US 5366159 A
An automatic fertilizing apparatus which injects fertilizer directly into the waterstream of a sprinkler system. Each time the sprinkler system is activated, a predetermined amount of fertilizer is dispensed into the waterstream. The apparatus can be controlled to dispense fertilizer only thru sprinkler lines determined by the user.
1. An apparatus for automatically dispensing a controlled amount of fertilizer into a water supply line of a sprinkler system, said apparatus comprising:
A. a non-pressurized reservoir for holding the fertilizer;
B. an injection assembly comprising an injection piston, said injection piston being movable from a first position to a second position within said injection assembly to transfer a predetermined amount of said fertilizer from said reservoir to said injection assembly, and movable from said second position to said first position to inject said fertilizer into said water supply line;
C. a control piston assembly comprising a control piston for controlling movement of said injection piston between said first and second positions;
D. a means for connecting said reservoir to said injection piston assembly to allow said fertilizer to be transferred to said injection piston assembly, said connecting means comprising a check valve to prevent the fertilizer from flowing back into the reservoir;
E. a means for connecting said control piston assembly to said water supply line;
F. a means for connecting said control piston assembly to said injection assembly to control the movement of said injection piston; and
G. a means for connecting said injection piston to said water supply line to allow fertilizer to be injected into said water supply line, said connecting means comprising a solenoid valve to control the flow of fertilizer into the water supply line.
1. Field of Invention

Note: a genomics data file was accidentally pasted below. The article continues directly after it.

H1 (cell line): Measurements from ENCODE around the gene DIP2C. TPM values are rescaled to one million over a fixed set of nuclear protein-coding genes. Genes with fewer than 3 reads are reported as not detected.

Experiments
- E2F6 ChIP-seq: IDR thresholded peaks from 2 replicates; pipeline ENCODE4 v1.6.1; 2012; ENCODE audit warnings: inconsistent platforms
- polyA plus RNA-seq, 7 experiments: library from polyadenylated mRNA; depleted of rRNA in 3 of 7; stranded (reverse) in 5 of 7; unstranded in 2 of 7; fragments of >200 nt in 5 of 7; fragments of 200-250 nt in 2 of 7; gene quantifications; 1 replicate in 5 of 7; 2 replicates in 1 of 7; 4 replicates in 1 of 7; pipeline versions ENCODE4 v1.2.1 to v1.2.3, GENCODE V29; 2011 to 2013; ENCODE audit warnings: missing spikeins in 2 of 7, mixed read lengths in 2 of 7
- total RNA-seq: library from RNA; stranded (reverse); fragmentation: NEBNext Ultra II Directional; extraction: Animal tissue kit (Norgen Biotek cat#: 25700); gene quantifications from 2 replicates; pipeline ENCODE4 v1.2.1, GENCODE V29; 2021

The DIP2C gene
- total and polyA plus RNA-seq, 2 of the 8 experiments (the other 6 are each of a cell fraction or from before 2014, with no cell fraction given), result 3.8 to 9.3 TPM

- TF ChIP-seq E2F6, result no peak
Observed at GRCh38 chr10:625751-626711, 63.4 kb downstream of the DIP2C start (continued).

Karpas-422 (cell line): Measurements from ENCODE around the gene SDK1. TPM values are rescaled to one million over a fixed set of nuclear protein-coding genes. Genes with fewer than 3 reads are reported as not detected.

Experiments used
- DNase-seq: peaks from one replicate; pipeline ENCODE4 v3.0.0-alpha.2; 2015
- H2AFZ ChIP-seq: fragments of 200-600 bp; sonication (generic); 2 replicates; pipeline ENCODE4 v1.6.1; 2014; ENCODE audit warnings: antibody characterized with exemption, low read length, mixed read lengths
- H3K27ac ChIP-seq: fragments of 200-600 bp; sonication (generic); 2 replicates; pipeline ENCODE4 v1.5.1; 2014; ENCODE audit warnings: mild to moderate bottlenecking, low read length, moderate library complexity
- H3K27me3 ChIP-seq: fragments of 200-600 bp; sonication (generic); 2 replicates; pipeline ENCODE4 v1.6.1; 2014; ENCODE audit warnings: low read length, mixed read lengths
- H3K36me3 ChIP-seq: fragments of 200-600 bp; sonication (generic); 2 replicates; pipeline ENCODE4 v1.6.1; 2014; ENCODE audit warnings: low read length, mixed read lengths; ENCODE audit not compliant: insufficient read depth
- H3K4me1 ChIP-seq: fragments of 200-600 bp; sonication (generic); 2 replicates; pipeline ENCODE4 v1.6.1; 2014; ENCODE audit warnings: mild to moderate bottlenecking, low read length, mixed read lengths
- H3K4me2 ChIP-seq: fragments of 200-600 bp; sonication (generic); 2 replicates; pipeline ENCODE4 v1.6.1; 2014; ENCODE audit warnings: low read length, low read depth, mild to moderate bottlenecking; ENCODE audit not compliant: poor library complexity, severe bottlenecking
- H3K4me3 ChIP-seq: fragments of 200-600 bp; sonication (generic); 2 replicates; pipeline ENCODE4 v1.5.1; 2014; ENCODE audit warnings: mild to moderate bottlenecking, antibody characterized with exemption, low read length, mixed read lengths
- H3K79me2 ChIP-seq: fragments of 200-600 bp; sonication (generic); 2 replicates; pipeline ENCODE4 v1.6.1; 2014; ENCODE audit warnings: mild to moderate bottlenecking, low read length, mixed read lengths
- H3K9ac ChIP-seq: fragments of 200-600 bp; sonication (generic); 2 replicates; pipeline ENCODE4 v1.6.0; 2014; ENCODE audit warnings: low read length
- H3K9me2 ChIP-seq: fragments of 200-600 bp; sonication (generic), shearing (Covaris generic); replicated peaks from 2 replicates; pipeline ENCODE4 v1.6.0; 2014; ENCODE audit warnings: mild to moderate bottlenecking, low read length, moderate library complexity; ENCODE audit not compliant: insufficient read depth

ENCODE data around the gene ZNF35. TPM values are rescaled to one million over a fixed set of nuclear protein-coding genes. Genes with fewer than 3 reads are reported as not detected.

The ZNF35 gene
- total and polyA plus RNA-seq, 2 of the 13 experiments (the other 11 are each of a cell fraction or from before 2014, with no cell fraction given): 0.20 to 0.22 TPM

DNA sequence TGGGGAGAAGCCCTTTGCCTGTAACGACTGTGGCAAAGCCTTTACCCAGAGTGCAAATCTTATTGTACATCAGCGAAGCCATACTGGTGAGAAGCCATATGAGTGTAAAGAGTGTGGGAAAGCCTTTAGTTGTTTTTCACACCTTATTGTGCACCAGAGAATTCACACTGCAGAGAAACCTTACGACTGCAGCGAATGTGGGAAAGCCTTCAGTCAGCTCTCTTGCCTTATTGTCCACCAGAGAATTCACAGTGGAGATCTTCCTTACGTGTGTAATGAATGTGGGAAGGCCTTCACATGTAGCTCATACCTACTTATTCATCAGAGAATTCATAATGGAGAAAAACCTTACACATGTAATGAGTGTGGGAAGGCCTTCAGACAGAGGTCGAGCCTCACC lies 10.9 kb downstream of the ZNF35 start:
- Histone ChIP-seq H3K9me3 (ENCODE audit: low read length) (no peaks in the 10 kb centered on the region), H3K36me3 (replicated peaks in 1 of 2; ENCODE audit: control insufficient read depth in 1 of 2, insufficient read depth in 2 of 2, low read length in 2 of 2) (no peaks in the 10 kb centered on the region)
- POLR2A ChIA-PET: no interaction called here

This invention relates to applying fertilizer and more particularly to injecting the fertilizer into the water supply of an automatic sprinkler system.
2. Description of Prior Art
Homeowners are continually having to fertilize their lawns and gardens to replace the nutrients which the lawn and plants take out. This is usually done by spreading a dry fertilizer, or spraying on a liquid fertilizer by hand. This is very time consuming and bothersome for the typical homeowner. It is also expensive to hire a lawn service to do the fertilizing.
U.S. Pat. No. 3,570,508 to John A. Boggs and Billy R. Boggs (1971) most closely resembles the purpose and function of my apparatus. The Boggs fertilizer injector works by means of a prop driven pump. This pump is placed in the water supply piping to the sprinklers. This will restrict the flow, and reduce the amount of water to the sprinklers. There is a need to get the pumping mechanism out of the water supply. The Boggs system was designed for large commercial use. It would be very expensive for the private homeowner, even if it could be down-sized to fit the private sprinkler systems.
The private home sprinkler system consists of many sprinkler lines. Some of these sprinkler lines are for the lawn and some are for the flowerbeds. A fertilizer which is good for the lawn may be harmful to flowering or broadleaf plants. The Boggs system continually injects fertilizer when the water is flowing. It cannot distinguish between the different sprinkler lines.
According to the automatic lawn and garden feeding apparatus, a predetermined amount of fertilizer is injected into the water supply of an automatic sprinkler system.
An object of this invention is to apply fertilizer to lawns and gardens.
Another object is to inject fertilizer directly into irrigation water.
Another object is to inject fertilizer into irrigation water with a mechanism which automatically stops if the waterflow should stop.